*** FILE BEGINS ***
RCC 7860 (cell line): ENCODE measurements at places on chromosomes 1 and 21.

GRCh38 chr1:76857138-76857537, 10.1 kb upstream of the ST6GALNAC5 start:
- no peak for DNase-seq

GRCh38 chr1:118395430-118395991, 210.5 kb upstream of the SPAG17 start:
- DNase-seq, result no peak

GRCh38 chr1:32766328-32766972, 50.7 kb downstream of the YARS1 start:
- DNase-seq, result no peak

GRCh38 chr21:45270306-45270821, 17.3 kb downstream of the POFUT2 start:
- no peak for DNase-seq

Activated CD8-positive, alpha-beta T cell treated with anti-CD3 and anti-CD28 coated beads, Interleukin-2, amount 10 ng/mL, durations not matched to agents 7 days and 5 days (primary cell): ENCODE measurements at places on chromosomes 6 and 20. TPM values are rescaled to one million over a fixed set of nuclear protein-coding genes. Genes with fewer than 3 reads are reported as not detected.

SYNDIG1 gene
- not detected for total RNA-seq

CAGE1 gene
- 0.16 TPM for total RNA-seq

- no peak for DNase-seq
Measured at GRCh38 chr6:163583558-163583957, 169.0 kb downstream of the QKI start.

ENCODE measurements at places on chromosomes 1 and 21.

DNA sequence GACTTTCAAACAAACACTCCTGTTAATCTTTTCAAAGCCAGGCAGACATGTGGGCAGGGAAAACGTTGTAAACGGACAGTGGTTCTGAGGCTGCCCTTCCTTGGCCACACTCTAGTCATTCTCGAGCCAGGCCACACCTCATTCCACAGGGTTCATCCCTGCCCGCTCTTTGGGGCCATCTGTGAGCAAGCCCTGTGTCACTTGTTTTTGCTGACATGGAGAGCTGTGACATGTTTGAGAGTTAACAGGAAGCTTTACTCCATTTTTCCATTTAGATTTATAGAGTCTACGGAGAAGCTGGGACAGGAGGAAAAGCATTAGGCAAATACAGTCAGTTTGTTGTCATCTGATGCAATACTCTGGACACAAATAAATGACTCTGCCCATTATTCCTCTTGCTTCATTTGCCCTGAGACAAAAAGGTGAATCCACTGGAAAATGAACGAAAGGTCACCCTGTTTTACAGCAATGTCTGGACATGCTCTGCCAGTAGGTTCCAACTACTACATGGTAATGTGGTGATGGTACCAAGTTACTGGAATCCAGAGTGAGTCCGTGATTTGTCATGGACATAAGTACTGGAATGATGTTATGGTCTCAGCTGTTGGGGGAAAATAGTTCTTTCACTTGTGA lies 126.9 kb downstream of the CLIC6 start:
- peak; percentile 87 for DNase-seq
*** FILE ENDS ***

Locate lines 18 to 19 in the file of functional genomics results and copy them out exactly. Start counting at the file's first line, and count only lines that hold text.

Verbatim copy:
DNA sequence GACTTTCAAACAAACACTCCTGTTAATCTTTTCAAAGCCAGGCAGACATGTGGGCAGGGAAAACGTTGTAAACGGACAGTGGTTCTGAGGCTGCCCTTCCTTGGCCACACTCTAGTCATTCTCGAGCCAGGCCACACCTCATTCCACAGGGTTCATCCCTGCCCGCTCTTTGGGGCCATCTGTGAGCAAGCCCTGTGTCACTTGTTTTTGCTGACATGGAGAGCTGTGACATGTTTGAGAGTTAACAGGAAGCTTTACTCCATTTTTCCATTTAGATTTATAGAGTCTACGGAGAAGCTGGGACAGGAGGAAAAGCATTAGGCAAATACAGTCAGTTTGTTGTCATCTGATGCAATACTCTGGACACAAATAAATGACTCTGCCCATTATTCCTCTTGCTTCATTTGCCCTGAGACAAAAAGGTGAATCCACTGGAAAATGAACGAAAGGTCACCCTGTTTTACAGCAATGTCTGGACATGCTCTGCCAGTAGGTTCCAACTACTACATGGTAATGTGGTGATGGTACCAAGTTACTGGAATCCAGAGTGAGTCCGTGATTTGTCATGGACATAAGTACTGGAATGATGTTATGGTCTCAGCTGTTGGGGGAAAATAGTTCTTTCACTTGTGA lies 126.9 kb downstream of the CLIC6 start:
- peak; percentile 87 for DNase-seq